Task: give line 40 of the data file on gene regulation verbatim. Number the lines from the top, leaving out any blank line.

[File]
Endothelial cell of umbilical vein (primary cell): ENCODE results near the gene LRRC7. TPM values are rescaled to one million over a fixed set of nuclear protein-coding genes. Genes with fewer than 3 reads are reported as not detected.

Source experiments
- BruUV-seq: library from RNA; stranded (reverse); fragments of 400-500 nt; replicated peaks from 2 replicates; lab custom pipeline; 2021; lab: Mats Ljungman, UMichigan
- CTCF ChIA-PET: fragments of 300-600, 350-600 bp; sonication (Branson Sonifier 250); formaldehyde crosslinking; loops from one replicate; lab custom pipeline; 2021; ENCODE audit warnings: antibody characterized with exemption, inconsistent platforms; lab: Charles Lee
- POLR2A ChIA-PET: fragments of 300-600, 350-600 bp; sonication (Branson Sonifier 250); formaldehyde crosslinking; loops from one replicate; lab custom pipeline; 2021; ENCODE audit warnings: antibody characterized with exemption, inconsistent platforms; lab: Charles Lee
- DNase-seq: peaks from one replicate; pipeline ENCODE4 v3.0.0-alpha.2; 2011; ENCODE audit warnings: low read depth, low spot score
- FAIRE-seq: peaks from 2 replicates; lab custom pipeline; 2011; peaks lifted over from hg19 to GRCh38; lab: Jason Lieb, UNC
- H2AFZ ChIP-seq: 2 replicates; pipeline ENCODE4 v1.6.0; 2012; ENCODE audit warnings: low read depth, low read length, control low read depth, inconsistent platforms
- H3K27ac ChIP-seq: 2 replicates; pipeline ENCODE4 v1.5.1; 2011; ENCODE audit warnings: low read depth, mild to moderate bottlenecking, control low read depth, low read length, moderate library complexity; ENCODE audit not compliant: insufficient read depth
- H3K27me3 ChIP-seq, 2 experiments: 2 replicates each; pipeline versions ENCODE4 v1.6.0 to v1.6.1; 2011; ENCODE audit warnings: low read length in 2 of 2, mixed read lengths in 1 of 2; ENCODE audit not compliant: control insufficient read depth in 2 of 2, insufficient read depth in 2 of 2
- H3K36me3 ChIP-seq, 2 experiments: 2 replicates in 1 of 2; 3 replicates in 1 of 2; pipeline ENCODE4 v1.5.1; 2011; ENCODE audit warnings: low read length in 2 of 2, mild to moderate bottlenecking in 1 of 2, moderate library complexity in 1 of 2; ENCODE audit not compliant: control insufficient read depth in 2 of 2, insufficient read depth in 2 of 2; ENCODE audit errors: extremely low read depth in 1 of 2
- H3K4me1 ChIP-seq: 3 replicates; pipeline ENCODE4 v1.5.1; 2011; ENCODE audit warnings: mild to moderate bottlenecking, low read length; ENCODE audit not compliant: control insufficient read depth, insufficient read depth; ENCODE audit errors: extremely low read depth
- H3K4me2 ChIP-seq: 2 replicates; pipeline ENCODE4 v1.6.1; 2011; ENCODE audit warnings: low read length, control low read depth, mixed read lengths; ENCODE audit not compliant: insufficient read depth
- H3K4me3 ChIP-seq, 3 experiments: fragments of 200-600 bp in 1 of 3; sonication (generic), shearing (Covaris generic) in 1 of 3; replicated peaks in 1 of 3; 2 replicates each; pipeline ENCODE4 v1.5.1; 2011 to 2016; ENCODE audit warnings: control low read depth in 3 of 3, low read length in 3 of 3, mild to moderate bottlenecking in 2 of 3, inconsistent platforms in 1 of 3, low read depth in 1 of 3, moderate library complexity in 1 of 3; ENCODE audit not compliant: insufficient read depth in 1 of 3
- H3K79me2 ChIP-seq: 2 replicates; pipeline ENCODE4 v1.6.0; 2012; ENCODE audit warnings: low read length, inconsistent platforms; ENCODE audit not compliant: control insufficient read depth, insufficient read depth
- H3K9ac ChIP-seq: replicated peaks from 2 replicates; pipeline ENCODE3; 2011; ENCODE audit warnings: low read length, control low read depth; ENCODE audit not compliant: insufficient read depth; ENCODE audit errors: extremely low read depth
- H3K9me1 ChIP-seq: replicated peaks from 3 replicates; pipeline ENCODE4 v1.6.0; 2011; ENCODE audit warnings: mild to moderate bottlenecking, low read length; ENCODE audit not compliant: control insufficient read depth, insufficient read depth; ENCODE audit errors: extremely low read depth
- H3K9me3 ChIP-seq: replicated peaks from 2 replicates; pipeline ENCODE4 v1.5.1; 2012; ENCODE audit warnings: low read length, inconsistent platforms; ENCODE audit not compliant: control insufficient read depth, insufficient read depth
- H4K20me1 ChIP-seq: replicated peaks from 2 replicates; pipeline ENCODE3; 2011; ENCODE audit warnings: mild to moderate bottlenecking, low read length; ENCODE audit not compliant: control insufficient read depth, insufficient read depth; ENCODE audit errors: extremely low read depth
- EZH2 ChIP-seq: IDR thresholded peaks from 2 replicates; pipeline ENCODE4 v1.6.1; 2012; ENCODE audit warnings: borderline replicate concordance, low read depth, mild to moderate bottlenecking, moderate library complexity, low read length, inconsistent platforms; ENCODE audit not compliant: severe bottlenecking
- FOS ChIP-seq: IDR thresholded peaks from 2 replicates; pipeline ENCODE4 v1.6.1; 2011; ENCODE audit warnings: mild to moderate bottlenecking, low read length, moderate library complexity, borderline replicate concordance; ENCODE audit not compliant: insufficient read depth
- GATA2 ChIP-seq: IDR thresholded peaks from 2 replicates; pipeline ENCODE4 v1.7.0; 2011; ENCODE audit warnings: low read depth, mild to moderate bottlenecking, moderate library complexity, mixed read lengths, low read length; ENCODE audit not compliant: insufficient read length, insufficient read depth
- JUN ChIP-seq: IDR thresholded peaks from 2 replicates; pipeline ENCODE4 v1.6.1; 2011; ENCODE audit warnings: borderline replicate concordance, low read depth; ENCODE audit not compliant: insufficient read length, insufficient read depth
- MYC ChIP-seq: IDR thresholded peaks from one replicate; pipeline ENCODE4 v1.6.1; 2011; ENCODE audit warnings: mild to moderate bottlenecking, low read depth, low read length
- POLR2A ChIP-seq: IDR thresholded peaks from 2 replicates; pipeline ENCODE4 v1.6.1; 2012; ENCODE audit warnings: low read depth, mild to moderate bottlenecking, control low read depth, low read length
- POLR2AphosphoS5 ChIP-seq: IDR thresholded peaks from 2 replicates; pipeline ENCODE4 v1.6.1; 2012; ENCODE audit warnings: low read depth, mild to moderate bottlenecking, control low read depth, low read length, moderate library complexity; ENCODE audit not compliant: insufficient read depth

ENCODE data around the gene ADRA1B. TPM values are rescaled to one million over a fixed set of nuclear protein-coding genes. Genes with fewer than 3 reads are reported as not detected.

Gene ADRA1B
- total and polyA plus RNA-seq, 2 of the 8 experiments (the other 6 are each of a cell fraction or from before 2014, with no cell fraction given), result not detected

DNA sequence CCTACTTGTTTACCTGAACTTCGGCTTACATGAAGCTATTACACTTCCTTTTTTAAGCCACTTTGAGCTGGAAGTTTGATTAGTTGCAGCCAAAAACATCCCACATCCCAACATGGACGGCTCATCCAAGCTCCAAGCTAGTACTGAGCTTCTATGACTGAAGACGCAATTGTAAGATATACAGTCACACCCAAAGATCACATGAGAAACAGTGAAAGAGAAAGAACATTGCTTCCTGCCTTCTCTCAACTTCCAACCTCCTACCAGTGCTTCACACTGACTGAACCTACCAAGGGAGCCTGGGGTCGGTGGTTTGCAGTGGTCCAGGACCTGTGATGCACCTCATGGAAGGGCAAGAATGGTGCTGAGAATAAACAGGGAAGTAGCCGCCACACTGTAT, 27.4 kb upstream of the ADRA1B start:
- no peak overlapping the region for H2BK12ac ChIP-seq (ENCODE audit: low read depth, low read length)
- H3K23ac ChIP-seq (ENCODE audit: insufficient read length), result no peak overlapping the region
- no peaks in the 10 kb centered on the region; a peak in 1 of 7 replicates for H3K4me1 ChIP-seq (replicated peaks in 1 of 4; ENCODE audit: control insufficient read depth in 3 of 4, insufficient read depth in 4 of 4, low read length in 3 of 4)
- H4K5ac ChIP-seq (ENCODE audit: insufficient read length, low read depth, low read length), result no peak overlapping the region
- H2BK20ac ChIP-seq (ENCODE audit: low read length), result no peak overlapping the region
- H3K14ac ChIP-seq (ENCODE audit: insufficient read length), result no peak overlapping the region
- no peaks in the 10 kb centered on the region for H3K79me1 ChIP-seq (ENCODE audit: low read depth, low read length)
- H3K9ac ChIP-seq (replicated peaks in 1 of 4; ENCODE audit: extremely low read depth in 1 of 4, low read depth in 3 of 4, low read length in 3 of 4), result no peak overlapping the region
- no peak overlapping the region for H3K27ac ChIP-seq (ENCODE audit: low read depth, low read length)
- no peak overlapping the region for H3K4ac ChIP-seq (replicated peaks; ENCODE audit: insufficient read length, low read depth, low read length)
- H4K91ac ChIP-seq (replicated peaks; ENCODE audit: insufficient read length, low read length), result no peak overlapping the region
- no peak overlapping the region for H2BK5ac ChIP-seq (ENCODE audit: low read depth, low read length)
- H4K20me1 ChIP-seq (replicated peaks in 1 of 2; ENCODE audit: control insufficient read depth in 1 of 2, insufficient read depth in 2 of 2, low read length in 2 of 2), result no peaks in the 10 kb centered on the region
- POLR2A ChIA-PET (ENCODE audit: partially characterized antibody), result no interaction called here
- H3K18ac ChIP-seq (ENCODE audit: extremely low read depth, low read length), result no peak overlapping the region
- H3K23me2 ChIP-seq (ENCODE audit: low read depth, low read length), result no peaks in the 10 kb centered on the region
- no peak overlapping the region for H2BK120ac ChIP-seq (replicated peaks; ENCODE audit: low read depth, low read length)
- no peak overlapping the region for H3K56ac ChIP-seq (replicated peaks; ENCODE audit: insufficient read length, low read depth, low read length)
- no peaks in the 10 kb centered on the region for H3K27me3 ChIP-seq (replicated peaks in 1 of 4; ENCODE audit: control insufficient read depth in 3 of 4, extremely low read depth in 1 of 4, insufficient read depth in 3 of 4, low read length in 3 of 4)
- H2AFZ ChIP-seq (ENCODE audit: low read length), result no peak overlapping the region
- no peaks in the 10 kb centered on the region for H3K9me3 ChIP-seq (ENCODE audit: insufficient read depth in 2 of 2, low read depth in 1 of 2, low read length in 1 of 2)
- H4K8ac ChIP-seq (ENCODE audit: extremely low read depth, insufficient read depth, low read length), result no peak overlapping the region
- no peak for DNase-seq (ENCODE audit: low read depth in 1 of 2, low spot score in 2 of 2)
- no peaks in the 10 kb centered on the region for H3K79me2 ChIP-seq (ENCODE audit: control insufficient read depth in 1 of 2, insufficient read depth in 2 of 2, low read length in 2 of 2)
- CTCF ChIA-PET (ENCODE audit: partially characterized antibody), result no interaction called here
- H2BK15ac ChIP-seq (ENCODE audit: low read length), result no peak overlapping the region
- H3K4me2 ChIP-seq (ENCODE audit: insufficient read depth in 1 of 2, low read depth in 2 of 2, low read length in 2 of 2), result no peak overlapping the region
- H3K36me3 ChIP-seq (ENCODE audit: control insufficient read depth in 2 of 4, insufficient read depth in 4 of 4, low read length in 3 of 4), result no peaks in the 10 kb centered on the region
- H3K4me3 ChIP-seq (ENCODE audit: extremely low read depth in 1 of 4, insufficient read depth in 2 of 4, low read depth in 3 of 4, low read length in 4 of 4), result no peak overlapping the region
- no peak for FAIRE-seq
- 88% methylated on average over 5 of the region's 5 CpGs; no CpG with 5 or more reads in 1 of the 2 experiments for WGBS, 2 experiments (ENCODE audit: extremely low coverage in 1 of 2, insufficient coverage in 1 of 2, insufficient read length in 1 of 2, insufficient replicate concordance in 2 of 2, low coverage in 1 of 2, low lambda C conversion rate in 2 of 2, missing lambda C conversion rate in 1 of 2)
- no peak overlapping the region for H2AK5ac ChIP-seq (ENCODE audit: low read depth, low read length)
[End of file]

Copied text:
- no peak overlapping the region for H3K4ac ChIP-seq (replicated peaks; ENCODE audit: insufficient read length, low read depth, low read length)